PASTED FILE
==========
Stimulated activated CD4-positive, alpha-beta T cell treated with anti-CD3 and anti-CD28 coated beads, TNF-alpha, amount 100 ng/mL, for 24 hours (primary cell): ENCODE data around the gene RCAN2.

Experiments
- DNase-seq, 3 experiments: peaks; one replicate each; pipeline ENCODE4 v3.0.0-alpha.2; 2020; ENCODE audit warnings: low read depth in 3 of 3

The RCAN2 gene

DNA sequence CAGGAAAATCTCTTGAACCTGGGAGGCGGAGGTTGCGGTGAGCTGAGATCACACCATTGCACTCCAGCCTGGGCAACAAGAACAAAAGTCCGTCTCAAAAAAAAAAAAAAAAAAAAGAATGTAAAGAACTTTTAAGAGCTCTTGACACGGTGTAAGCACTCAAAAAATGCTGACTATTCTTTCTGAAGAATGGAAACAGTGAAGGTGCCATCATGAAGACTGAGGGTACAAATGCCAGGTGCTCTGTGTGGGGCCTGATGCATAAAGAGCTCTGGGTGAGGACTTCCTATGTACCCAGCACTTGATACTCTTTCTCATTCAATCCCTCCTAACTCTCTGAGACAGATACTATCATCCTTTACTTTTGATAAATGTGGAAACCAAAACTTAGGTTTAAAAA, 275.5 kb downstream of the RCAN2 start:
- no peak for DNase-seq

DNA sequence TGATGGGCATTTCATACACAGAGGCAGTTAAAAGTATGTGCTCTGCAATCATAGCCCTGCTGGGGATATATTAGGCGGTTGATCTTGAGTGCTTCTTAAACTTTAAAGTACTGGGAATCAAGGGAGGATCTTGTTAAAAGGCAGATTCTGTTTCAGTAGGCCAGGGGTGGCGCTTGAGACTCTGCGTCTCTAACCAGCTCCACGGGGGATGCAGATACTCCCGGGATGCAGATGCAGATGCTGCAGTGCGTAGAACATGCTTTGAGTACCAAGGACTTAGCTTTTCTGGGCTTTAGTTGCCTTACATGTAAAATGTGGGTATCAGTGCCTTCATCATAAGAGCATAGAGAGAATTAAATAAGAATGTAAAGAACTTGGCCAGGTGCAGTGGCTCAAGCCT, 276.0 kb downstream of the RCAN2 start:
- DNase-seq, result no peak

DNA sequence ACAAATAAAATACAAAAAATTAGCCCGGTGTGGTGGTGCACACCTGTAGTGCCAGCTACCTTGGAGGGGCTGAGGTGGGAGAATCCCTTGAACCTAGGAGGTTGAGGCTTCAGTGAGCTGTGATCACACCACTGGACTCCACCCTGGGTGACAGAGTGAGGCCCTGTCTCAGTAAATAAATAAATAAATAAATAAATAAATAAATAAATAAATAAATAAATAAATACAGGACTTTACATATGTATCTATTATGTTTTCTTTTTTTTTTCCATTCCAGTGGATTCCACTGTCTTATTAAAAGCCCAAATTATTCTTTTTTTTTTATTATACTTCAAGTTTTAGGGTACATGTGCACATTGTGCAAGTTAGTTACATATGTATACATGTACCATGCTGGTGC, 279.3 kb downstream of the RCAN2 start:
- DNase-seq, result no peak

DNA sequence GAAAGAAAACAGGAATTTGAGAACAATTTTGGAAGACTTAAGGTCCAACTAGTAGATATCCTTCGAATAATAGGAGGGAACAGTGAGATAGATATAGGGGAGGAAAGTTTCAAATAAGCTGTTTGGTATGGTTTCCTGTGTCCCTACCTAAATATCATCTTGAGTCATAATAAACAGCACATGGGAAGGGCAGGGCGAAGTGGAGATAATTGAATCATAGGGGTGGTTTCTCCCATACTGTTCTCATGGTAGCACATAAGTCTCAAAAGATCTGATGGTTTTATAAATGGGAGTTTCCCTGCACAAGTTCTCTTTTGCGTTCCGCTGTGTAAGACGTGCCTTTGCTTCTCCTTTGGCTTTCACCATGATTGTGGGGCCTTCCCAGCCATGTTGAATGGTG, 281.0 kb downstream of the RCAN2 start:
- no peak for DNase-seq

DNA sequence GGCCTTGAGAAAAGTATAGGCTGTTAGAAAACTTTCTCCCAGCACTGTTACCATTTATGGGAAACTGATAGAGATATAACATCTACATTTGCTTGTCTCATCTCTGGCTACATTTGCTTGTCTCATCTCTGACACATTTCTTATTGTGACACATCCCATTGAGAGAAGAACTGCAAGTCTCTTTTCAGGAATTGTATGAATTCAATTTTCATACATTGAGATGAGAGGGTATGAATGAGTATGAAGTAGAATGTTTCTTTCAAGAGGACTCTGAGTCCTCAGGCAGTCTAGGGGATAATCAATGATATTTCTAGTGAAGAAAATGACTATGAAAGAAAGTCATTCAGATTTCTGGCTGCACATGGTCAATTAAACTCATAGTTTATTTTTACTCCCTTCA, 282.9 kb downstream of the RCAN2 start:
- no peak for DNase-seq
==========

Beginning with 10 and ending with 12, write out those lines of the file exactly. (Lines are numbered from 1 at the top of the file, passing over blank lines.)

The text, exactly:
- DNase-seq, result no peak

DNA sequence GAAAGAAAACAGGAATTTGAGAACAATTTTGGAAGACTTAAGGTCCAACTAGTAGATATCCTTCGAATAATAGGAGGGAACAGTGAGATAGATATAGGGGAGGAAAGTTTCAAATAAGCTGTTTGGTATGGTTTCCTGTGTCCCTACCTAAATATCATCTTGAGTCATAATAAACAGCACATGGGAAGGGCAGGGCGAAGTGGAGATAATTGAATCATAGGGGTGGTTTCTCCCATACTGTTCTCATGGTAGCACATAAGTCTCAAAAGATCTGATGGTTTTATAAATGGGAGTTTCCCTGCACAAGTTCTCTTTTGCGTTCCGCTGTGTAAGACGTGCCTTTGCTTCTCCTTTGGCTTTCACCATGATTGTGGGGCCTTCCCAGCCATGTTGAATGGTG, 281.0 kb downstream of the RCAN2 start:
- no peak for DNase-seq